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1. What is a breast revision?
Breast revision is a surgical procedure, which is needed for a woman who is having issues with her present breast implants. This can be due to breast implant scar contraction, hardening, deflation or rupture of the breast implant, breast change from pregnancy, a desire to change the implants from a normal-saline breast implant to a silicone breast implant or vice versa. The objective is to improve the breast better than it was before.
2. What procedure will be required for breast revision?
It depends on the problem. If it is capsular contraction, or scarring around the breast implant, the scar tissue needs to be removed and the implant replaced. If the implants are deflated or ruptured, then the breast implants need to be replaced. If the breast tissue becomes loose from pregnancy, a breast lift or larger implants may be required. These are some of the more common scenarios.
3. Can I just remove the implants?
You can always remove the implants. However, your breasts may look deflated and aesthetically unacceptable to you. A breast lift may rebuild the breasts to a very nice shape and volume, but only if there is enough breast tissue.
4. If I have a problem after breast implant surgery, do I have to have a breast revision?
Dr. Delgado explains that if breast augmentation surgery is performed a revision will be required in nearly 100% of patients over a lifetime. Many patients live with breast issues and have breast revisions when they can afford the surgery or when the issue becomes too uncomfortable or aesthetically unpleasing.
The exception is a rupture of a silicone implant and deflation of a saline breast implant. The silicone breast implant releases silicone slowly. Even though the present day silicone breast implants have “conforming gel”, which is more like the consistency of firm jello, it should be removed as soon as possible to prevent the spread outside the breast capsule and into the breast tissue.
5. If the breast implant fails, is there any manufacture warranty?
Yes. Dr. Delgado uses Mentor breast implants. The company offers a ten-year warranty plus, for $100, an extended warranty, which covers the implants and a few thousand dollars towards surgery. Allergan also produces a great breast implant product with a wide variety of sizes and shapes as well as Mentor.
6. Should I go back to the same surgeon who placed the initial breast implant?
Possibly. The surgeons experience required for revision breast surgery is critically important. Usually, a revision is more complicated and requires more skill than the initial surgery. If your surgeon is a board-certified plastic surgeon certified by the American Board of Plastic Surgery, this is a good start. If your surgeon is confident in the correction required and you are comfortable and confident in his skills, then “go for it”. Dr. Delgado has done hundreds of both primary and revision breast surgeries. Approximately 30% of breast surgeries he has performed are revisional surgeries. He is very confident in his artistic eye and surgical skills.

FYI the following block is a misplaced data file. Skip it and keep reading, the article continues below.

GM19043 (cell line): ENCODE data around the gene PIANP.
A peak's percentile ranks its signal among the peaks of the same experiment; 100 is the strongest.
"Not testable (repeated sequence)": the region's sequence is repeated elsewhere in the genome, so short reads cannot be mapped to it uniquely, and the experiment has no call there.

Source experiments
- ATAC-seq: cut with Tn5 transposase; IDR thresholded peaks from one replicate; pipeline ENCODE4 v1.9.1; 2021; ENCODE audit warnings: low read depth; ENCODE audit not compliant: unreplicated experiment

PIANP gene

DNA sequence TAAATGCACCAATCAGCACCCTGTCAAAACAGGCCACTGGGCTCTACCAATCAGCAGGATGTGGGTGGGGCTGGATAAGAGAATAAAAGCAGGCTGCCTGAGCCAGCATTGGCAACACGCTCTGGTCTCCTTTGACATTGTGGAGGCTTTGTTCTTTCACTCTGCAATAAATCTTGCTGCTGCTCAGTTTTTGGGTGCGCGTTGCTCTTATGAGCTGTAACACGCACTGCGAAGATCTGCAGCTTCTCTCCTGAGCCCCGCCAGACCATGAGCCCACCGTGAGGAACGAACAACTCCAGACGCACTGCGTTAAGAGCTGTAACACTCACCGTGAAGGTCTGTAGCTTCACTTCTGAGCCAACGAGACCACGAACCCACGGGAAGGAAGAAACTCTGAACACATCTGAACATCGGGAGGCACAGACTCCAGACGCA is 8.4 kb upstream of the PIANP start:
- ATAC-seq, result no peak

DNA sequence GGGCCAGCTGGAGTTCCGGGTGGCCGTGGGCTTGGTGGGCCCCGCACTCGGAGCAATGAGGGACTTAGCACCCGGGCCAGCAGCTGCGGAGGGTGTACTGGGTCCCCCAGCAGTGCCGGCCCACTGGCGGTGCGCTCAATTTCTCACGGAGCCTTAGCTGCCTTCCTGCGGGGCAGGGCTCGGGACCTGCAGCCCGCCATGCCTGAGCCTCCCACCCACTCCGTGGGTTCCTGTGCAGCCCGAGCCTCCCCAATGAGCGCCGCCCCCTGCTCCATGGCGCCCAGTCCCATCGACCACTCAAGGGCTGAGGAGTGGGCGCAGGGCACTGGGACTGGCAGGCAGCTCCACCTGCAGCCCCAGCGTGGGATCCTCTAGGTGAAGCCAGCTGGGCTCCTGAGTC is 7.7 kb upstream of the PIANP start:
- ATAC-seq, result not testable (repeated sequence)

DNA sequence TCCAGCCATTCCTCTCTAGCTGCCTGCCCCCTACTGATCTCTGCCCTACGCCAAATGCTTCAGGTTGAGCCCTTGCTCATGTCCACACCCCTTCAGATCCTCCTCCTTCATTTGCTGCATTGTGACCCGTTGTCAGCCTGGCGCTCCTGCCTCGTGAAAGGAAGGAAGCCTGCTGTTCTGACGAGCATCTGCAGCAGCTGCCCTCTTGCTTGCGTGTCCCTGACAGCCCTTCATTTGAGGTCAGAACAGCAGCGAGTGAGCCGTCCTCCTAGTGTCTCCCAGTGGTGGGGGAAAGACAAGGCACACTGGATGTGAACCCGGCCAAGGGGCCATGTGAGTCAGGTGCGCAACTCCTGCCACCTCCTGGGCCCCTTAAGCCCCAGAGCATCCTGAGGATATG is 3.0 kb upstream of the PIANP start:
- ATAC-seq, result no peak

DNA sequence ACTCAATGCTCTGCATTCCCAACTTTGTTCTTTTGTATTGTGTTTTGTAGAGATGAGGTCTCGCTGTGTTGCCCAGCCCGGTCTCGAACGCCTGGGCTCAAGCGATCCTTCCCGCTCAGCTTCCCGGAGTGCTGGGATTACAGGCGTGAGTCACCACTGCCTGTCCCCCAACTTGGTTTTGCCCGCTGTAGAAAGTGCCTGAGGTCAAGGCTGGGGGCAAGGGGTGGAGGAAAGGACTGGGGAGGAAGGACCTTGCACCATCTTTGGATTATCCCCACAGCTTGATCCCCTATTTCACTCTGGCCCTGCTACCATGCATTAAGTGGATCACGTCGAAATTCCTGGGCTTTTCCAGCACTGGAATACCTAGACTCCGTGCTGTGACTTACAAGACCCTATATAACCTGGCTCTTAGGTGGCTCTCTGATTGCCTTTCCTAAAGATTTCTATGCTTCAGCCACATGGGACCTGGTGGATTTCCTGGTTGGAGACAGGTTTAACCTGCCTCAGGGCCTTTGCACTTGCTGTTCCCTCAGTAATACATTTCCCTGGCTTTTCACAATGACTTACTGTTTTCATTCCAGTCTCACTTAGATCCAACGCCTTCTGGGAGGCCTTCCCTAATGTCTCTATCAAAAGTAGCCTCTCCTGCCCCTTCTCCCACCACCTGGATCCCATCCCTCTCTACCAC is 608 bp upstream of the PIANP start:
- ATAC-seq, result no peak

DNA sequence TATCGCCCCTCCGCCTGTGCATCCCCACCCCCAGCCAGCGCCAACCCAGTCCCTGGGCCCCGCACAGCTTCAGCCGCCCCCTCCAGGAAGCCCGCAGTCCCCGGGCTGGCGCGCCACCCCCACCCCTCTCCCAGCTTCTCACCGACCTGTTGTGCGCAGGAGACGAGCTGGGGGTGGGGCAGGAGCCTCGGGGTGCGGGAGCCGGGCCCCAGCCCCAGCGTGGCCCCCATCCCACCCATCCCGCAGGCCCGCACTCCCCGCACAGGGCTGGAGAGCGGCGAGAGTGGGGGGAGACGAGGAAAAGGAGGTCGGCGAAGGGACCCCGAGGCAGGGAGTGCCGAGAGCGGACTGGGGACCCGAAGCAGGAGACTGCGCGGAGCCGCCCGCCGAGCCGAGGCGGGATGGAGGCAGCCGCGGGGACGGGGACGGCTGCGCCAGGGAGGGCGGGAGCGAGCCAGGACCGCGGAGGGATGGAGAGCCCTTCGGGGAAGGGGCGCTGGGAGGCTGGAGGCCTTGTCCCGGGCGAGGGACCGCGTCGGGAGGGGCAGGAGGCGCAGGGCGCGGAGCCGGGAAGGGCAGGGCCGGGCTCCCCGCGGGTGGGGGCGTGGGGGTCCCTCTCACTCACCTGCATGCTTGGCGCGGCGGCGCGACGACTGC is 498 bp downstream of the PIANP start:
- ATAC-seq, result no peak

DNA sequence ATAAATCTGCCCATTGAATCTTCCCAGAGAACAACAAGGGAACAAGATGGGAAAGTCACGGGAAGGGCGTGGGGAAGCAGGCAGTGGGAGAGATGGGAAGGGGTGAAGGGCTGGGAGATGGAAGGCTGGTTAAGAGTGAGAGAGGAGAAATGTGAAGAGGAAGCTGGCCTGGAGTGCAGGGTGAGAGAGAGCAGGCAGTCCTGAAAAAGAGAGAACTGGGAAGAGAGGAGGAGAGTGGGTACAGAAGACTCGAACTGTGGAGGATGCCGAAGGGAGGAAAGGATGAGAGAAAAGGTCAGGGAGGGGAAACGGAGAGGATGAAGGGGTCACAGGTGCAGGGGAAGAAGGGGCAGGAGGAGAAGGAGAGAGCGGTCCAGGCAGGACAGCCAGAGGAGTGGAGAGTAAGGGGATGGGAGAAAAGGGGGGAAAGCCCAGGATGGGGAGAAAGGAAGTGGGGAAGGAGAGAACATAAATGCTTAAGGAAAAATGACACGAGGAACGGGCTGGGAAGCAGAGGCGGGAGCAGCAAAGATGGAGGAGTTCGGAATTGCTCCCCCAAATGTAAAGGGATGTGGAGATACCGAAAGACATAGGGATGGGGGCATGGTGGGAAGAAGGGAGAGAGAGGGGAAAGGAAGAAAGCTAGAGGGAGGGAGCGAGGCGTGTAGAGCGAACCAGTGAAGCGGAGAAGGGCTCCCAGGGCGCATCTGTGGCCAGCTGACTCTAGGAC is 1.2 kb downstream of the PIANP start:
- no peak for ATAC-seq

7. Is a second revision breast surgery ever needed?
Unfortunately, very possible. Over a woman’s lifetime, it is hard to predict the issues she will have with her breast implants. If the breast implants are placed in her early 20’s, the average age of a women life span is nearly 80 years old. If you do the math, you can see it is very possible.
8. What is the cost of breast revision surgery?
It depends on what surgical technique is required.
For breast contraction, or scarring, removal of the scar tissue and replacement with new breast implants will cost approximately $6000-$7000. If a breast lift is also required, it may cost as much as $8000-$9000. If removal only, then approximately $2500.
If the breast implant is ruptured or deflated within the warranty period, the implants are free and $1200-$2500 are given towards the revision surgery. Your out-of-pocket expense will be reduced significantly.
9. Is breast revision surgery painful?
Breast revision surgery is usually more complicated than the initial surgery. Therefore, it may be more uncomfortable, especially if scar tissue is removed or breast lift is required.
10. When can I return to work and exercise?
Depending on the type of work, a patient can return to work at the end of the second week. One can drive in about one week or after the pain meds have been reduced. Exercise can be resumed in approximately five to six weeks.
Please take the time to contact us by phone at: (415) 898-4161 or by filling out the form below:
SAN FRANCISCO OFFICE
450 Sutter Suite 2433
San Francisco, CA 94108
165 Rowland Way Suite 300
Novato, CA 94945